“She was from another tribe, they live deep in the jungle, and have no contact with the outside world. It would have been the first time she had ever seen white men. We heard that they laughed as they burned her to death,” he said.

Reports of the killing, which was said to have happened in October or November last year, were seconded by the Indigenous Missionary Council (CIMI), a Catholic group which said it had seen footage of her charred remains…

[continues in the Telegraph]

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How Social Darwinism Really Works

File:Brazilian_indians_000

Author: Lecen (CC)

Via ScienceDaily:

Changes in social structure and cultural practices can also contribute to human evolution, according to a study that has recently been published in the journal Proceedings of the National Academy of Sciences (PNAS), contributed to by the lecturer Mireia Esparza and assistant Neus Martínez-Abadías, from the Anthropology Unit of the UB’s Department of Animal Biology.

The study, coordinated by the expert Rolando González-José from the Patagonian National Research Center (CENPAT-CONICET, Argentina), examines physical, genetic, geographical and climatic patterns affecting over 1,200 people from the Baniwa, Ticuna, Yanomami, Kaingang, Xavánte and Kayapó indigenous groups of the Brazilian Amazon and Central Plateau.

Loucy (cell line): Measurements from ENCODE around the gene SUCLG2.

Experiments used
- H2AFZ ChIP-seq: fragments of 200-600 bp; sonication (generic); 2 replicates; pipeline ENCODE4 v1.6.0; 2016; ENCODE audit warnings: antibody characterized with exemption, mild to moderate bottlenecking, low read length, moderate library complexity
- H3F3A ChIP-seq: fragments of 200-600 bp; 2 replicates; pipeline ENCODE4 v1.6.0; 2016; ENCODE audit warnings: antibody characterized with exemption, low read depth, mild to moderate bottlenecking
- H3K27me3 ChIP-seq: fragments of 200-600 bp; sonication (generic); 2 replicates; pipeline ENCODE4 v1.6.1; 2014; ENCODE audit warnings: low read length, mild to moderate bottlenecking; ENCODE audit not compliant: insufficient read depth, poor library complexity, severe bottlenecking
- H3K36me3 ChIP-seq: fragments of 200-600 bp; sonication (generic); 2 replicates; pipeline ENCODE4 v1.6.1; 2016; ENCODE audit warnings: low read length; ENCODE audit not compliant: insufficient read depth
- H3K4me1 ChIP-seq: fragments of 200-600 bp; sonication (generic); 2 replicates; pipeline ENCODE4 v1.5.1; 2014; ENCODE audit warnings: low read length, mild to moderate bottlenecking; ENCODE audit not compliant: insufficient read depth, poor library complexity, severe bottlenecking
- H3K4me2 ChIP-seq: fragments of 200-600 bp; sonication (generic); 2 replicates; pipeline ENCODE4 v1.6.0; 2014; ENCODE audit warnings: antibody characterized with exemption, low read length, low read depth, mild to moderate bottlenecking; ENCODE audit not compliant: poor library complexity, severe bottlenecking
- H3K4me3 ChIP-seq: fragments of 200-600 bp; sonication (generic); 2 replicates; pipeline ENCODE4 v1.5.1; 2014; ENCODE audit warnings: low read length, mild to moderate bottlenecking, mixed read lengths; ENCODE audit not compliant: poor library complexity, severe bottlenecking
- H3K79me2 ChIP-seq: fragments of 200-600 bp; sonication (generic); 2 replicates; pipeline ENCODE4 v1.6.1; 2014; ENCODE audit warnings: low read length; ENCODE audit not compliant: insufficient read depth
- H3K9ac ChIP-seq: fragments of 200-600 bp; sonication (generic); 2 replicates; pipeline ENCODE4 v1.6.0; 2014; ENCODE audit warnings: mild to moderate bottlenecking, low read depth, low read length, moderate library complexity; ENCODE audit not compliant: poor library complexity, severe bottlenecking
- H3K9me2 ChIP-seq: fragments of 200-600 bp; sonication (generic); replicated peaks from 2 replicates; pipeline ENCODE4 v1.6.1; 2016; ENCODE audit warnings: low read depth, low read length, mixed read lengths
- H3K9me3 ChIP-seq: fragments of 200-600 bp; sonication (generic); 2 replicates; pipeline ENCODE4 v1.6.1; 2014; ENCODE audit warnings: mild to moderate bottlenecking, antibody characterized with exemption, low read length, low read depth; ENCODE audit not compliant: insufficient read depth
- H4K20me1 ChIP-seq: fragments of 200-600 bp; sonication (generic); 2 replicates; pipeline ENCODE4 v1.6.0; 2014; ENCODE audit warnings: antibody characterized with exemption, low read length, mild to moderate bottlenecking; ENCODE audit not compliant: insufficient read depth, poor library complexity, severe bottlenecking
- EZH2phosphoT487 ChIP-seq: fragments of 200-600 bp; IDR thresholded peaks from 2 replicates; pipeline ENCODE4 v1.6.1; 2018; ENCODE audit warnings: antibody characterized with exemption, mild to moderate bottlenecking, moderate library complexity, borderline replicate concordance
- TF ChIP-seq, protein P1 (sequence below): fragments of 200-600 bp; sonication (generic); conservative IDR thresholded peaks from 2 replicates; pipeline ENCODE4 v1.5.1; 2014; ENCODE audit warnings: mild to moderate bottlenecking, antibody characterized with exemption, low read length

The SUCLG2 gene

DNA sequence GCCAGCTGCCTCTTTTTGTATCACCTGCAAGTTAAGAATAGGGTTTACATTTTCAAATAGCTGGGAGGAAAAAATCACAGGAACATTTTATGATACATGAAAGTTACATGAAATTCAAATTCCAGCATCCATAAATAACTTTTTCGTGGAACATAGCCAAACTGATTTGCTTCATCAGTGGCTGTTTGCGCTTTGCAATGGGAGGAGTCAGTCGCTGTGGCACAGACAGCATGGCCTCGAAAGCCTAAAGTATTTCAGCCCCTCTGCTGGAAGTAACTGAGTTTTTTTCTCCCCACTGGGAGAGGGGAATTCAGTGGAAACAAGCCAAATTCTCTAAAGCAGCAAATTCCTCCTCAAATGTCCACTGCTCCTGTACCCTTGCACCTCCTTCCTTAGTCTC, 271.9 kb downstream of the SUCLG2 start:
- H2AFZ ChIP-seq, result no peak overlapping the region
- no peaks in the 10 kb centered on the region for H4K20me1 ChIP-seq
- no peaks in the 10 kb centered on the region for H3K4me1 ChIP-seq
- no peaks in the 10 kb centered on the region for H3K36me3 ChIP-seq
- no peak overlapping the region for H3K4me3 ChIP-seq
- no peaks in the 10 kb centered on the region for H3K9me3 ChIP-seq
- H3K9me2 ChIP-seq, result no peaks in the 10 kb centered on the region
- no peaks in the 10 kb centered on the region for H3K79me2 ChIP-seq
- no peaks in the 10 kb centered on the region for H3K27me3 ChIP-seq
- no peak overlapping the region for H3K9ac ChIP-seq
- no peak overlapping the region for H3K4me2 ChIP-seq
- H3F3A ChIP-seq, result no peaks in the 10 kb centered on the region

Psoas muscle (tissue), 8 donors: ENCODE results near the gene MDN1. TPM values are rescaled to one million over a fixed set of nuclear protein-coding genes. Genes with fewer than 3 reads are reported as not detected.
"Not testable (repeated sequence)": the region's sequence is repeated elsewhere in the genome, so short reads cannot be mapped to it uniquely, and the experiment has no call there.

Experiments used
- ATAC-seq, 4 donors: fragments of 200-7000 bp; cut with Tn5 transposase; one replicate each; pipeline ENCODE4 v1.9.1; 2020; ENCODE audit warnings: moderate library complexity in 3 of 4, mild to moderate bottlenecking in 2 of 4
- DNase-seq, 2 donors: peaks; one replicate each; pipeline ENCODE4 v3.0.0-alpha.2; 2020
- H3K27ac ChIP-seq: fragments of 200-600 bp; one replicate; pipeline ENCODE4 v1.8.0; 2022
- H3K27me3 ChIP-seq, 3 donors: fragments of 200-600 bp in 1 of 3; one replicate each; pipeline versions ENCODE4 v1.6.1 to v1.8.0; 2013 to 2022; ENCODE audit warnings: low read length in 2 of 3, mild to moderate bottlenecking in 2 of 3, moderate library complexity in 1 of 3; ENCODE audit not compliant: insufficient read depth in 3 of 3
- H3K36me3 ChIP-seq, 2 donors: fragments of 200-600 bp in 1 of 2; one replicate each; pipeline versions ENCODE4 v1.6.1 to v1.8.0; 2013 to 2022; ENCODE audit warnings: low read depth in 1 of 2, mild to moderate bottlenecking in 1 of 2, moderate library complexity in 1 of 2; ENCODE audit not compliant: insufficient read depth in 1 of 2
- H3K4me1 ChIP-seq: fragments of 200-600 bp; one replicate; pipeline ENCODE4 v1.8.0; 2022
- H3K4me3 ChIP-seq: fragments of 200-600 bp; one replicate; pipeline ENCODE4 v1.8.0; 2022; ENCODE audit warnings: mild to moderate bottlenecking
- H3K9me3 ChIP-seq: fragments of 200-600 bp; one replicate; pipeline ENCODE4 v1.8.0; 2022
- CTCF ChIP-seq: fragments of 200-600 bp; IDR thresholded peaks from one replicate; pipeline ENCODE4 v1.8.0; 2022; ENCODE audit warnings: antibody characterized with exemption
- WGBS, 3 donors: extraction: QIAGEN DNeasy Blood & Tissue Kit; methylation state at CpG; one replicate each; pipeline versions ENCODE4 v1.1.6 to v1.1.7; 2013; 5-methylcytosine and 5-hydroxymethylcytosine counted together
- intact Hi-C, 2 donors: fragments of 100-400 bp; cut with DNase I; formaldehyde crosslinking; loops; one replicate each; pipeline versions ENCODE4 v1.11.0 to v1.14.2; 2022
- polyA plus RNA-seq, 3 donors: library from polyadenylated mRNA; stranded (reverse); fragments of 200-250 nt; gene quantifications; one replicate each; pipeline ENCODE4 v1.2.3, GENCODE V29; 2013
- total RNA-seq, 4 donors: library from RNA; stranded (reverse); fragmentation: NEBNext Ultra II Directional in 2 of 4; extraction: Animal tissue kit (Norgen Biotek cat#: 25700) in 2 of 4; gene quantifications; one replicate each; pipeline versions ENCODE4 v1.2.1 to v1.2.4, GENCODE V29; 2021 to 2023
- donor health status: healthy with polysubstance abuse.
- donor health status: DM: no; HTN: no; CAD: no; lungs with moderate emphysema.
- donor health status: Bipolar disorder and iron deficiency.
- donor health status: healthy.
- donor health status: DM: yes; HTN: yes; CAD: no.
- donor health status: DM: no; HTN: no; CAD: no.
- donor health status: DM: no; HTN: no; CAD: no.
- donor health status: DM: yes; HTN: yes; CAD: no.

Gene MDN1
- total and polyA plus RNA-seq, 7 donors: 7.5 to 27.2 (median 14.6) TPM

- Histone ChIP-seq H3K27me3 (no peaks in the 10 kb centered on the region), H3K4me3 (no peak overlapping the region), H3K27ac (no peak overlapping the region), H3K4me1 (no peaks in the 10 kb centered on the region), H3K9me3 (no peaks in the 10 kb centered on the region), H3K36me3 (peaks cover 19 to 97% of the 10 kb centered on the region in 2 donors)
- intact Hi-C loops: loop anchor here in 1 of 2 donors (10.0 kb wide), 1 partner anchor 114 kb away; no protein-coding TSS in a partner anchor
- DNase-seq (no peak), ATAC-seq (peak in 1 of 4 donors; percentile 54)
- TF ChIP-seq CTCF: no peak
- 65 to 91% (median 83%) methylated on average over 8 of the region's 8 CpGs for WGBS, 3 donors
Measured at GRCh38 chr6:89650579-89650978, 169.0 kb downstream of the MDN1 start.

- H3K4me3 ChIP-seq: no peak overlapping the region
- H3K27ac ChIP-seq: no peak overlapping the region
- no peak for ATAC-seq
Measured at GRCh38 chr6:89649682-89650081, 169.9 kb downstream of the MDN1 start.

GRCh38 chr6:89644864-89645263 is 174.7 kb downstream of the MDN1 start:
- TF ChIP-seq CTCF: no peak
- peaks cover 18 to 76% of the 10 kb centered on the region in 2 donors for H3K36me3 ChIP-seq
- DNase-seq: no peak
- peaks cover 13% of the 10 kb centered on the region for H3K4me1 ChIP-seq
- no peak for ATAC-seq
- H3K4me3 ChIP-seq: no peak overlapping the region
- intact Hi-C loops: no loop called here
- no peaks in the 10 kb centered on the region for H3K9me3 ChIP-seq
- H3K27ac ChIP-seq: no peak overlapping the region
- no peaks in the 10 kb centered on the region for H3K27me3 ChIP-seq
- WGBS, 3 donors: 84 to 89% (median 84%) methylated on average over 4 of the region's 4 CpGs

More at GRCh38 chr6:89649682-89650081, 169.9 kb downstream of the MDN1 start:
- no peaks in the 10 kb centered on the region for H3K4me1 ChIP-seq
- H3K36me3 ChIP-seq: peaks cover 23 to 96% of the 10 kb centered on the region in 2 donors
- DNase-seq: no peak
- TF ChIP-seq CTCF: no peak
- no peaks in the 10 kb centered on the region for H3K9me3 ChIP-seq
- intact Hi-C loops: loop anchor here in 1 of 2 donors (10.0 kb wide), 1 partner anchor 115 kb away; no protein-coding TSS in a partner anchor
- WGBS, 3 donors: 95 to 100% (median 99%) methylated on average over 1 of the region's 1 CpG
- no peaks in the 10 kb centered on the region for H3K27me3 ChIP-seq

According to the experts behind the study, one of the most interesting results is the rapid rate of morphological change in the Xavánte, which is up to 3.8 times faster than in the other groups studied. The changes observed in the Xavánte — who have larger heads, narrower faces and broader noses — follow an integration pattern of human skull shape recently described in the literature.

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Third World Canada

The Canadian media's furor and spin on the following story is demonstrable proof that any and all attempts to de-legitimise Indigenous self-government and exploit Aboriginal territories for resources is not only allowed, it is welcomed. These policies are based on historical paternalistic colonialism, which is explicitly intended to systematically disenfranchise Native peoples. Note as per this story , Canada spends MORE than two times per capita on non-natives for social infrastructure (housing, education, healthcare) than it does on aboriginal people. The amount reported in the Al Jazeera story below, is the entire budget, and does not include any additional civil infrastructure (roads, transport links) funds, which is normally separate from social spending: